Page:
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Sunday, February 27, 2011

Dong Ting Chun: I Don't Think So

I'm not a Hunan food expert by any stretch but I can say with confidence that Dong Ting Chun doesn't serve good Hunan food. Ok, at least the four dishes we ordered. There's a chance we could have ordered the wrong things after communicating with our waitress using hand gestures galore and asking for her recommendations, but still, the ingredients spoke for themselves.

The pork soup with mushroom didn't have much flavor although it came in a cute little clay pot.
The very thinly sliced lamb stir-fried with Chinese celery (left) was interesting and extremely spicy with tons of chilies, but the quality of the lamb wasn't good, so it tasted very gamey or lamby and not in a good way. The lamb was also very fatty. One thing I liked, though, was the discovery of the Chinese celery. I'm sure I've had it before but I feel like I developed a newfound appreciation for it. It's thinner and I think more complementary to heavy meats than regular celery.

The shrimp chowmien was different in that the noodles were extra thin and the stir-fry hadn't been smothered in too much sodium. I also found the addition of bean sprouts unusual. It's something I see more in Korean food so it was educational to see that Hunan cuisine seems to feature this healthy item too. Only thing was that the addition of the bean sprouts didn't do a whole lot for the flavor of the noodles. They were ok but nothing great.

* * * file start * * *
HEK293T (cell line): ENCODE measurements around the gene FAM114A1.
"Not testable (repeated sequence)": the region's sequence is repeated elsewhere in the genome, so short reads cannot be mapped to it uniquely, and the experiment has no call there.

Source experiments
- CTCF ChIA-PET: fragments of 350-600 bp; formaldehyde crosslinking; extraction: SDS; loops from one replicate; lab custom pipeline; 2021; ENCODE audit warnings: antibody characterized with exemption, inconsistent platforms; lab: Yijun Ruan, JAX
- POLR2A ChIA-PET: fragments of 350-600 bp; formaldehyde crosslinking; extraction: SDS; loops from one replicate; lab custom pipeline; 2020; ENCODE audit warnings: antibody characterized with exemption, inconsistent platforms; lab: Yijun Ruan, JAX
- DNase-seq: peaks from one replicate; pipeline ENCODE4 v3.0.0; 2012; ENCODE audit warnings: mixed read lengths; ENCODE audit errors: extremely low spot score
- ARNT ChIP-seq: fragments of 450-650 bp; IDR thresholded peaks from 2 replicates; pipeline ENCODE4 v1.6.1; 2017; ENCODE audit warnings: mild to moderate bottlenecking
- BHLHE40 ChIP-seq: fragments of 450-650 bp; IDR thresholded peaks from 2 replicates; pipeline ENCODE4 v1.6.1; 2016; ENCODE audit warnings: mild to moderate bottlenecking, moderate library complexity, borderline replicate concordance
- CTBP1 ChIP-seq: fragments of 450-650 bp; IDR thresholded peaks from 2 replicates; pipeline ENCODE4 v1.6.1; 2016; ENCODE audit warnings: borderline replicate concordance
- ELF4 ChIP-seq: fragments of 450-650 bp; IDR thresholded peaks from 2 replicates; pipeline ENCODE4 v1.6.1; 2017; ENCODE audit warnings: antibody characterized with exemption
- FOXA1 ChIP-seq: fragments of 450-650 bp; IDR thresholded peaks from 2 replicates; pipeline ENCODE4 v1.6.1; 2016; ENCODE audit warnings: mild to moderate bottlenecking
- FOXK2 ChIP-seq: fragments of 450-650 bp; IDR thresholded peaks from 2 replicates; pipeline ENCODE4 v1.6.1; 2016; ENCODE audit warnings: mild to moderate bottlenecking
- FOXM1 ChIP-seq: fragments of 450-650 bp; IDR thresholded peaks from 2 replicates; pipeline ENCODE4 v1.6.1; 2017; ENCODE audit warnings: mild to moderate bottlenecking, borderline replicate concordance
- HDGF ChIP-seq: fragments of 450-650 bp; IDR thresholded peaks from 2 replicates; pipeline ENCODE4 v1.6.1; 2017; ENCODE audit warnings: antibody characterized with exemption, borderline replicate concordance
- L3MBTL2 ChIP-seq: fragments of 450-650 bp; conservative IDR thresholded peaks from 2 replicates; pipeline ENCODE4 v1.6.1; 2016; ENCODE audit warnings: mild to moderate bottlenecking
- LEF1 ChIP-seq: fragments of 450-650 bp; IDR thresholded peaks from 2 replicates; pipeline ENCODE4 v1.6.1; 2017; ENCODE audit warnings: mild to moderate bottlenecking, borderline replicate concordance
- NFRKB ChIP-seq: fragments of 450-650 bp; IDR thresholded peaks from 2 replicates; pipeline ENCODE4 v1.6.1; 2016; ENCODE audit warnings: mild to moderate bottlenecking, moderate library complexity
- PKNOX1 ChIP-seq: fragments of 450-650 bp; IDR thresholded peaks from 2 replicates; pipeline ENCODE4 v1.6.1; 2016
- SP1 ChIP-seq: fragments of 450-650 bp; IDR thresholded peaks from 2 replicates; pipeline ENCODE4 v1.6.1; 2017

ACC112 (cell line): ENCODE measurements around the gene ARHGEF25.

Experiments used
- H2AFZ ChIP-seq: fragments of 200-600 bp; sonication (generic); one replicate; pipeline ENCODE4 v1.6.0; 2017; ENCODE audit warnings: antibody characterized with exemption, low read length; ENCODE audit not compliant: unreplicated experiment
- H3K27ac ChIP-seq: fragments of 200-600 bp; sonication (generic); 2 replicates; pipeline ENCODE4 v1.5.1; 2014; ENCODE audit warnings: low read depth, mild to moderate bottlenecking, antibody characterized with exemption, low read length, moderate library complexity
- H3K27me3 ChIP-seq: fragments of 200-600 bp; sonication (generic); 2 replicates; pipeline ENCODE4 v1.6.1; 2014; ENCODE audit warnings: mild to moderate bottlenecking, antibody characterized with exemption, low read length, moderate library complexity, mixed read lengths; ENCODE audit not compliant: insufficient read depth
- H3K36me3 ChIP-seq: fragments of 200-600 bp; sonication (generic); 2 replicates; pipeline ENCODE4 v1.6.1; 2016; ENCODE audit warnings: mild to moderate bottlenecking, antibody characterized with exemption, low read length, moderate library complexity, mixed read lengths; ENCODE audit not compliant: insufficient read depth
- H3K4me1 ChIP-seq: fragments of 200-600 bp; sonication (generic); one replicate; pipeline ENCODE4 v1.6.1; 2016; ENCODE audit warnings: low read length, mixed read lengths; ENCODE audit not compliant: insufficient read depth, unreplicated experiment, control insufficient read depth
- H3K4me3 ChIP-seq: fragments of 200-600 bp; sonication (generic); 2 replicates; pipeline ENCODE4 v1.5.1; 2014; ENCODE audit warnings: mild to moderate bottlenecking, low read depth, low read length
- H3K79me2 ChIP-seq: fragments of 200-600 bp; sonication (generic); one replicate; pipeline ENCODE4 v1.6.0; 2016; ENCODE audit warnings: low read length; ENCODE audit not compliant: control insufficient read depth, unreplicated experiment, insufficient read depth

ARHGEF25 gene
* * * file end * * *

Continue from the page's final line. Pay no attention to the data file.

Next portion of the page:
The dish I was most excited about was a chicken dish that our waitress explained as dusted with cumin and then stir-fried with dry chili, garlic and some cilantro. That's definitely different, we told ourselves. Alas, different it was, but not in a good way. First of all, the chicken pieces that were diced were all bone in! I like bone-in chicken as much as the next chix-lover, but this was ridiculous. I couldn't bite into each chicken morsel without running into yet another piece of bone. Not good...
The cumin flavor was interesting but the kicker was that the whole pieces of garlic it was stir-fried in didn't go with the flavors of the cumin at all. The flavors just didn't meld in for me. It was such a promising dish but we left sorely disappointed.

I know what you're thinking. So why didn't you do your homework and find out what you should have ordered based on message boards? Well, one was time. But the little I did manage to read of Yelpers was all over the map. Some raved about the frog legs, something I'm not keen on. Others recommended "Chairman Mao's Braised Pork with Garlic," which to me sounded like "Gimmicky Pork Dish Watered Down for Non-Chinese Peeps." So we avoided this one too.

One thing we did gain from this visit was the discovery of a massive mall this restaurant is situated in. We had to pay a visit to my candystore in the same mall, 99 Ranch Market. Wow. What a treat. I picked up some lychee wine (not sure if you're supposed to cook with it or drink it but I love lychee so just swiped one) and had a ball perusing the meat and amazing seafood section (think giant live lobsters and fish). And how could we forget the prepared food section? OMG. We splurged on green onion turnovers, taro pastries and barbecued pork baked buns, to name a few. Yum. Glad we at least got to take away something out of this otherwise downer eating experience.

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